Sunday, January 30, 2011

Let them eat cake

“Let them eat cake”

Recently we have been bombarded by celebrity morals. What I mean by that, is those in the public eye, have decided to take cheap shots at their viewing public from what they consider to be a higher moral ground.

"Let them eat cake" is the traditional translation of the French phrase "Qu'ils mangent de la brioche", supposedly spoken by "Marie Antoinette," upon learning that the peasants had no bread. As brioche is luxury bread enriched with eggs and butter, it would reflect the princess's obliviousness to the nature of a famine. However, "Let them eat cake” was said 100 years before her by Marie-Thérèse, the wife of Louis XIV. It was a callous and ignorant statement and Marie Antoinette, was neither. Author Vincent Cronin also agrees that Marie-Thérese made the statement, and not Marie Antoinette.

The statement “Let them eat cake” was made amidst a tumultuous time in history when the common man was under financial and physical oppression by the systematic taxing and the enforced restrictions, heaped upon them by a privileged few. This resulted in the French revolution and the removal of heads (physically and metaphorically).

Over recent months, many a celebrity chef (Jamie Oliver, Mike King, Hugh Fearnley-Whittingstall and a plethora of others), have decided to enlighten us from their privileged positions about the ethics (or lack of it) in food production. Whilst I recognize there is a valid point to be made, I find it difficult to imagine that whilst they make their prognosis on ethical farming practices from their exclusive ivory towers, they truly understand what it is to live like a peasant. If they do, recent comments allude me!

Recently, I heard Fearnely-Whittingstall say, “It shouldn’t be possible for someone to buy a chicken for two pounds”. This hallow statement reminded me of one made amidst a revolution not so long ago. “Let them eat cake”. It reminded me of how far he and other “specialists” have become removed from the average man and just how ill directed their prejudices have become.

"For I was hungry and you gave me something to eat, I was thirsty and you gave me something to drink, I was a stranger and you invited me in." Matthew 25:35

Passion without wisdom is merely ignorance gone to seed! Whilst I consider oneself educated enough to understand ethical food production, I am wise enough to understand that a privileged lifestyle can build a wall of ignorance around the masses. I love quality foods, (ask my wife and she will concur), I am well able to blow the week’s supermarket bill on an evening’s meal. No one will convince me that factory produced meat is better than free range, organically fed products, but it is well beyond the average person’s capacity to buy. And here is the ethics dilemma; one has to BE a celebrity to financially afford the choices they espouse from their pulpits.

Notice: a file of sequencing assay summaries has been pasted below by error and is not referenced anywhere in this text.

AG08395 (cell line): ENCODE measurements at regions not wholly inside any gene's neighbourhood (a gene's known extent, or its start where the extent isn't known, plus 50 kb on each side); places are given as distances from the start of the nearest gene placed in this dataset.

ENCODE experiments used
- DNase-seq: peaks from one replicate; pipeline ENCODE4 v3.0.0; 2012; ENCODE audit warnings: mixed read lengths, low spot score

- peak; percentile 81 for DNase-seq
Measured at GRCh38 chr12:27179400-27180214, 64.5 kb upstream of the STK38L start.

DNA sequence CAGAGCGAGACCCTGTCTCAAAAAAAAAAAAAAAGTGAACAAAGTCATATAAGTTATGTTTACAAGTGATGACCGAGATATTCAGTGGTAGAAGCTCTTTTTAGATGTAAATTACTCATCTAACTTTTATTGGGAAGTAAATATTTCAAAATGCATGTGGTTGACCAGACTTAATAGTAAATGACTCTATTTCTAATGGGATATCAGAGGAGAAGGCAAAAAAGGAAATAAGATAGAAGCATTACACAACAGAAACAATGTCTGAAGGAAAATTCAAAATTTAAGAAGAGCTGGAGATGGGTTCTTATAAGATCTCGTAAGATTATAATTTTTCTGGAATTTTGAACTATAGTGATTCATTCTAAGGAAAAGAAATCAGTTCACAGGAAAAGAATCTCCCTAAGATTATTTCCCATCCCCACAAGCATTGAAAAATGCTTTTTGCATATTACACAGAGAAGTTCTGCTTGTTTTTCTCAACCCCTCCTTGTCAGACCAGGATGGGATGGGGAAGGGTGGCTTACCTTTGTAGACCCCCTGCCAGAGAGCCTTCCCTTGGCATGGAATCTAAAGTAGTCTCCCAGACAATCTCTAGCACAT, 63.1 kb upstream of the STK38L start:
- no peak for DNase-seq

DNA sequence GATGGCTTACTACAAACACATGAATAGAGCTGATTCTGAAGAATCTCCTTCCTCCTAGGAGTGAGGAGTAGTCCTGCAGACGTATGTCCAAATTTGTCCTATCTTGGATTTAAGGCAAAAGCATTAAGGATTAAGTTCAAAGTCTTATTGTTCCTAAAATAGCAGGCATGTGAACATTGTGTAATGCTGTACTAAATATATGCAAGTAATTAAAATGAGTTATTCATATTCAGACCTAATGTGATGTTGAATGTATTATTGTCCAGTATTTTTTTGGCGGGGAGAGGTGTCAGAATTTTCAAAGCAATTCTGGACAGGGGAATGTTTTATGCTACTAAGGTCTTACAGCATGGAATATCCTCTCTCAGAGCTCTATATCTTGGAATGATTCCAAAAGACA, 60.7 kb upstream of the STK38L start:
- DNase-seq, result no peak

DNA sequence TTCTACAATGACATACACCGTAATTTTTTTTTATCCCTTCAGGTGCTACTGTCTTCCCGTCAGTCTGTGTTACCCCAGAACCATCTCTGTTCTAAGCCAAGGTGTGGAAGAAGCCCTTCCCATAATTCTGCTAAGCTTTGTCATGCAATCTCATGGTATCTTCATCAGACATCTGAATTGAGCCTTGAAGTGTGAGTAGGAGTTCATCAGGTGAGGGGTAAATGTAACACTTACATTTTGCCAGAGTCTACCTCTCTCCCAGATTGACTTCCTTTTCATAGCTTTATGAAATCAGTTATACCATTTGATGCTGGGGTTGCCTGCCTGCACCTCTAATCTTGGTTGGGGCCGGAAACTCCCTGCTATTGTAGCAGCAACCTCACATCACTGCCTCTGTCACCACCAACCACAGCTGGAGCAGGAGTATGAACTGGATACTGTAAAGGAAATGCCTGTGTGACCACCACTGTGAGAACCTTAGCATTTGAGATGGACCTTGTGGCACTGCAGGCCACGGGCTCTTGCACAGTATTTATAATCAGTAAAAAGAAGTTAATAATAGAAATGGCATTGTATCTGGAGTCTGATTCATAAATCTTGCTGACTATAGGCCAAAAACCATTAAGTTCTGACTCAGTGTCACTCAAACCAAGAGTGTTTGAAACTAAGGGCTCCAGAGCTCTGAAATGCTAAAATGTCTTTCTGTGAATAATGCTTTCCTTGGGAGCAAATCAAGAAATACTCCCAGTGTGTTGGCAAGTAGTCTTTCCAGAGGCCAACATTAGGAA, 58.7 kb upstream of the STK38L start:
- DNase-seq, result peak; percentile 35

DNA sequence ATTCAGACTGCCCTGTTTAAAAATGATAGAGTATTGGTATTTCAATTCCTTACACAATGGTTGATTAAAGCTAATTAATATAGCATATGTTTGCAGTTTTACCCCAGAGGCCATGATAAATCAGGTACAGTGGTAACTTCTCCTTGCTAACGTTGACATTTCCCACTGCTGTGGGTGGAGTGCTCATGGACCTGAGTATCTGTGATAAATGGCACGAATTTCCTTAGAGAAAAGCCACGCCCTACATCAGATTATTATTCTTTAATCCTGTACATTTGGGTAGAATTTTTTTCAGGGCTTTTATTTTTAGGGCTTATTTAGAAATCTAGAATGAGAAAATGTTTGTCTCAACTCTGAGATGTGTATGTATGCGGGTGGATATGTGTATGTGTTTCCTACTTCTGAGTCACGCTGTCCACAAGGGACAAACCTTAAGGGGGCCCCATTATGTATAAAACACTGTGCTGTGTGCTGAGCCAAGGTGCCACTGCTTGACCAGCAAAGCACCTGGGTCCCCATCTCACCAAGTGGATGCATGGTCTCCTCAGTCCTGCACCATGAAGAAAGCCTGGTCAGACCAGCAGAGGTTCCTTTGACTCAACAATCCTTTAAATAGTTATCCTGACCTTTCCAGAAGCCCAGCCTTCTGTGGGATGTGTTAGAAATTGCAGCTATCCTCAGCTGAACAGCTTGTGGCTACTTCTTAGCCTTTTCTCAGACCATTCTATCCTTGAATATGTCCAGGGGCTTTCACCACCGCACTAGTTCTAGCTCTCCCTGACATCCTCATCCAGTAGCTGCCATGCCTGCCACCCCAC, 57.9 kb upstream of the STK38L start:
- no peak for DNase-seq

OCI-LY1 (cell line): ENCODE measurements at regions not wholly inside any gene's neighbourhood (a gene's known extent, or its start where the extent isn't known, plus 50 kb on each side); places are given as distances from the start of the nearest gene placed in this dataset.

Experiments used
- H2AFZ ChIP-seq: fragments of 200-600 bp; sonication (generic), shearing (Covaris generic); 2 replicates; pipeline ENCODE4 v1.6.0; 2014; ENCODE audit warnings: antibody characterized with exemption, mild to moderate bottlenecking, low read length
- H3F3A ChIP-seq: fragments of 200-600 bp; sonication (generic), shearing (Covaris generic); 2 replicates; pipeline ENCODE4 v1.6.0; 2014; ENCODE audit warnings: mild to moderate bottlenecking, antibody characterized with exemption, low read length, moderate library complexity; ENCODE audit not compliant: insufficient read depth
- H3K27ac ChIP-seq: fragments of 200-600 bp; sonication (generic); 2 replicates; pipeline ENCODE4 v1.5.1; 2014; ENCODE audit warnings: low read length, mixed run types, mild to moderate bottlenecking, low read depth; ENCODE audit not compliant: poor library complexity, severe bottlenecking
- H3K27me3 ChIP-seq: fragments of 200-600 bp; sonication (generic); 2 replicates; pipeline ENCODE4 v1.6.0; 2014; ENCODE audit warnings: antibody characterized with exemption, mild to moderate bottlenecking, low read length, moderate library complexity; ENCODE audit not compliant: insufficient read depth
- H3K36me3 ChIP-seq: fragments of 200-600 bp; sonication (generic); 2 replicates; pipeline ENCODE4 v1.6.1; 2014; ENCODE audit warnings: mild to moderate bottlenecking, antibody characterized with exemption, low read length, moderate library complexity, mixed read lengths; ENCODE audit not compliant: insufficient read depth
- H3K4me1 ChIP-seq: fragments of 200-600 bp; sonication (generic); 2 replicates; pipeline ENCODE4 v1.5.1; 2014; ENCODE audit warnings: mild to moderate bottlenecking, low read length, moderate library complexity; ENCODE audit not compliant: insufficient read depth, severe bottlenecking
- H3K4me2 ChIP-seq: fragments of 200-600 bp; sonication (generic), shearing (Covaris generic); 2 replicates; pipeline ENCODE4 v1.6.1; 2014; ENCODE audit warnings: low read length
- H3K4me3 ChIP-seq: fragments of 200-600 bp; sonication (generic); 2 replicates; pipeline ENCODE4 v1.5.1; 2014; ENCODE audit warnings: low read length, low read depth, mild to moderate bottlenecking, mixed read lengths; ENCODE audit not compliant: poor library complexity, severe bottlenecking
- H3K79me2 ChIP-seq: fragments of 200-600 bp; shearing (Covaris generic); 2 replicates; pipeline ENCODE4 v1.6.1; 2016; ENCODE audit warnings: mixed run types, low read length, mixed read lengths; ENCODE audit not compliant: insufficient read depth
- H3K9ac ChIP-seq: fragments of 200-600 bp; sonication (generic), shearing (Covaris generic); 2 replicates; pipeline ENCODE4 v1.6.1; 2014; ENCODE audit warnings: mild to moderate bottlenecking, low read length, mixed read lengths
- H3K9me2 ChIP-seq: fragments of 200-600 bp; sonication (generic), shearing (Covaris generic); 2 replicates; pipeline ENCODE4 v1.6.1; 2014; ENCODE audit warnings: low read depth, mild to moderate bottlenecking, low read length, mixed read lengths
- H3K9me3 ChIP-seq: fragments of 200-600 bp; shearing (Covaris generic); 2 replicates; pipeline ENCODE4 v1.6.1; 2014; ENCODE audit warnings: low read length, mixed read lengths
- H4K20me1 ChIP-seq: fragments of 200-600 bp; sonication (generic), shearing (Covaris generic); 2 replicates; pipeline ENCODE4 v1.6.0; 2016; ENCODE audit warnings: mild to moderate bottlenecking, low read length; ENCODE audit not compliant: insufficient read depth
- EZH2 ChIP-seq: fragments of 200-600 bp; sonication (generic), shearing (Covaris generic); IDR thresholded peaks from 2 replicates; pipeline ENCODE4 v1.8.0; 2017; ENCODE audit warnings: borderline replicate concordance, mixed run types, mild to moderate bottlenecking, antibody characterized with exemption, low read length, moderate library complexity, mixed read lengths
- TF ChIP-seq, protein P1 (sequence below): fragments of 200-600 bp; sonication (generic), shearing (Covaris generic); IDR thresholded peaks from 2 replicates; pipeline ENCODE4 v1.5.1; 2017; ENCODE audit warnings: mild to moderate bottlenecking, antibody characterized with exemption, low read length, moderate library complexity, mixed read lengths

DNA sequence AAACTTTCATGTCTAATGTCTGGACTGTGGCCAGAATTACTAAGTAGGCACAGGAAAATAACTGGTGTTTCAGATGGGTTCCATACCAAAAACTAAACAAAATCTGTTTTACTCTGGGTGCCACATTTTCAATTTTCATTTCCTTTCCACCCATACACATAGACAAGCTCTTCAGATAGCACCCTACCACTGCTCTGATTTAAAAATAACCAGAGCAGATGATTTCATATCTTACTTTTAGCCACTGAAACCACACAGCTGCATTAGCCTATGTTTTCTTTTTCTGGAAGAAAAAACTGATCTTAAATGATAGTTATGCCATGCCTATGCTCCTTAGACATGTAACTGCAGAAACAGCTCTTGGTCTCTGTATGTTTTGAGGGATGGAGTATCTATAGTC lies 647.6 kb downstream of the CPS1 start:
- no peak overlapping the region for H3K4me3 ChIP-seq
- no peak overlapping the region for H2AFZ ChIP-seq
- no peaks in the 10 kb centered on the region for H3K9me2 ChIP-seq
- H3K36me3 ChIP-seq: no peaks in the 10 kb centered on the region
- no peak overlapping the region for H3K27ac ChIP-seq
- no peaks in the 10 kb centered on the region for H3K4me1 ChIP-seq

"According to our Christian ethics, we're supposed to love God, love each other and help take care of the poor. It is immoral to charge somebody making $5,000 an income tax". Bob Riley

At the time of Mary Antoinette reign, Marie Antoine (Antonin) Carême, (a celebrity chef) was producing meals for the Royalty that required a thousand swans tongues and pastry masterpieces that stood four feet high. Born destitute and abandoned, he rose to the most prestigious rank few chefs could ever lay claim to. Carême's impact on culinary matters ranged from trivial to theoretical. He is credited with creating the standard chef's hat, the toque; he designed new sauces and dishes, he published a classification of all sauces into groups, based on four mother sauces, and I frequently refer to many of his published works to keep my feet on the ground and enlighten the next generation of chefs.

Carême used his skills and position to influence world opinion on food methodology and consumption. Today’s celebrity chefs are no different, but one wonders whether their plight is ego driven or politically inspired. Were they to try living on unemployment, or a highly restrictive income and decide between a new pair of shoes for your child or a two pound chicken that will feed them, what would they choose?

“Let them eat cake?”

"Divorced from ethics, leadership is reduced to management and politics to mere technique". James MacGregor Burns

Ethics cost much more than a conscience vote, it reaches far further than into the economic and the lifestyle choice. Lifestyle choice is for the privileged few. It eludes most good parents as they battle economic and commercial forces, aimed at widening the gap between rich and poor. In this world of “the user pays” mentality, I am beginning to wonder who actually pays and who avoids it?

"Action indeed is the sole medium of expression for ethics". Jane Addams

Most of us live within a capitalistic world view and as such are pre-occupied with climbing atop the pile of our accumulated trophies, in stark contrast to the Christian ethos of giving, sharing and making the poor and widows a priority. Our catch phrase seems to be, “He who dies with the most toys, wins?”

"A people and their religion must be judged by social standards based on social ethics. No other standard would have any meaning if religion is held to be necessary good for the well-being of the people". B. R. Ambedkar

So please Mr. Celebrity chef, before you lecture me on the ethics of food production, take off your Louis-Vuitton glasses, switch off your Bang and Olufsen hi-fi, get out of your Maserati and with your porcelain veneers flashing, tell me what’s wrong with a two pound chicken?

"Ethics is knowing the difference between what you have a right to do and what is right to do". Potter Stewart

Want to know what the Bible says about the poor?

Saturday, January 22, 2011

Don't Stress - It solves nothing

It has been said that the first part of a man’s life is about accumulation and excess, where as the latter part is about quality and time well spent.